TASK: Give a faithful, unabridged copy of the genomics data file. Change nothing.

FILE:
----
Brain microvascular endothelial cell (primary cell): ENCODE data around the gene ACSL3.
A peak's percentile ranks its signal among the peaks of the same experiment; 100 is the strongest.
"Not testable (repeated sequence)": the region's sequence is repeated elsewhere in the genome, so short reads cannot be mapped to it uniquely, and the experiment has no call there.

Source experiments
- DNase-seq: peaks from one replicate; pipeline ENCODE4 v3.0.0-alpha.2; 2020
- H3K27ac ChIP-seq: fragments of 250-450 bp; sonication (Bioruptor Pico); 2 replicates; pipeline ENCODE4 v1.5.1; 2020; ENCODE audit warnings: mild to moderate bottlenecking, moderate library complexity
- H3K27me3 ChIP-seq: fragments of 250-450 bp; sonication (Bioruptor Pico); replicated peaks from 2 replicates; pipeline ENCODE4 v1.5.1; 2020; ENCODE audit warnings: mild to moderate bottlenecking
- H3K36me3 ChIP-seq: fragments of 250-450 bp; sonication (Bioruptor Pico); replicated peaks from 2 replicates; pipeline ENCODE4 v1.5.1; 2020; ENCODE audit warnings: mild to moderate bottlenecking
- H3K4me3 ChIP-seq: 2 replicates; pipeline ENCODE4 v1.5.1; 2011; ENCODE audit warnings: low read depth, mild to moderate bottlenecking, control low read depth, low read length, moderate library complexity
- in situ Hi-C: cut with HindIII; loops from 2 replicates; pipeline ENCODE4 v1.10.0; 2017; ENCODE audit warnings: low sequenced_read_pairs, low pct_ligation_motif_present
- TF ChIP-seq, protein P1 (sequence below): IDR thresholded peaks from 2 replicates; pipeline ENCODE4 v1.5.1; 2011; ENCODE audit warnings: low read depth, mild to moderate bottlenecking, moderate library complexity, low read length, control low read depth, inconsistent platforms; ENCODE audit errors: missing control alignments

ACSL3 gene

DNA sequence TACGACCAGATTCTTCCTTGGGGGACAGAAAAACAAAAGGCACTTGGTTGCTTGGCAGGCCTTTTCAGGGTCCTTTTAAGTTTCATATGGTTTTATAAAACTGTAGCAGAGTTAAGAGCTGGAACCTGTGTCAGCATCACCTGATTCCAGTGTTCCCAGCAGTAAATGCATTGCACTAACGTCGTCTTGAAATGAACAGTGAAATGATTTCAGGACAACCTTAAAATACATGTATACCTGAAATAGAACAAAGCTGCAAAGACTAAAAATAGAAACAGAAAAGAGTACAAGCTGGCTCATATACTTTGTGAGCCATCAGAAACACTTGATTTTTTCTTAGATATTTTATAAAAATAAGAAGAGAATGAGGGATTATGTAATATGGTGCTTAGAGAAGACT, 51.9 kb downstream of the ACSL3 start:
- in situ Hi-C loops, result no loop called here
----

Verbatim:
Brain microvascular endothelial cell (primary cell): ENCODE data around the gene ACSL3.
A peak's percentile ranks its signal among the peaks of the same experiment; 100 is the strongest.
"Not testable (repeated sequence)": the region's sequence is repeated elsewhere in the genome, so short reads cannot be mapped to it uniquely, and the experiment has no call there.

Source experiments
- DNase-seq: peaks from one replicate; pipeline ENCODE4 v3.0.0-alpha.2; 2020
- H3K27ac ChIP-seq: fragments of 250-450 bp; sonication (Bioruptor Pico); 2 replicates; pipeline ENCODE4 v1.5.1; 2020; ENCODE audit warnings: mild to moderate bottlenecking, moderate library complexity
- H3K27me3 ChIP-seq: fragments of 250-450 bp; sonication (Bioruptor Pico); replicated peaks from 2 replicates; pipeline ENCODE4 v1.5.1; 2020; ENCODE audit warnings: mild to moderate bottlenecking
- H3K36me3 ChIP-seq: fragments of 250-450 bp; sonication (Bioruptor Pico); replicated peaks from 2 replicates; pipeline ENCODE4 v1.5.1; 2020; ENCODE audit warnings: mild to moderate bottlenecking
- H3K4me3 ChIP-seq: 2 replicates; pipeline ENCODE4 v1.5.1; 2011; ENCODE audit warnings: low read depth, mild to moderate bottlenecking, control low read depth, low read length, moderate library complexity
- in situ Hi-C: cut with HindIII; loops from 2 replicates; pipeline ENCODE4 v1.10.0; 2017; ENCODE audit warnings: low sequenced_read_pairs, low pct_ligation_motif_present
- TF ChIP-seq, protein P1 (sequence below): IDR thresholded peaks from 2 replicates; pipeline ENCODE4 v1.5.1; 2011; ENCODE audit warnings: low read depth, mild to moderate bottlenecking, moderate library complexity, low read length, control low read depth, inconsistent platforms; ENCODE audit errors: missing control alignments

ACSL3 gene

DNA sequence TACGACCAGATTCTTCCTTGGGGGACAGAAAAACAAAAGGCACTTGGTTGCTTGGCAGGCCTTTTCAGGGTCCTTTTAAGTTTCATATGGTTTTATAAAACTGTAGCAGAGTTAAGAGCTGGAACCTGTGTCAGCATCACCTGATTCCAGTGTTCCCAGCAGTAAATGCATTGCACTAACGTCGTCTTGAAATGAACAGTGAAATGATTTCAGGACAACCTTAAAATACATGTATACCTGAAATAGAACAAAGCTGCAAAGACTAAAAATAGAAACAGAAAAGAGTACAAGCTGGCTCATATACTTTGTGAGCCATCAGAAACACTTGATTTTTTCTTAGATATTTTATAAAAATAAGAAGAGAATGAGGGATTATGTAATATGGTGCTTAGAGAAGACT, 51.9 kb downstream of the ACSL3 start:
- in situ Hi-C loops, result no loop called here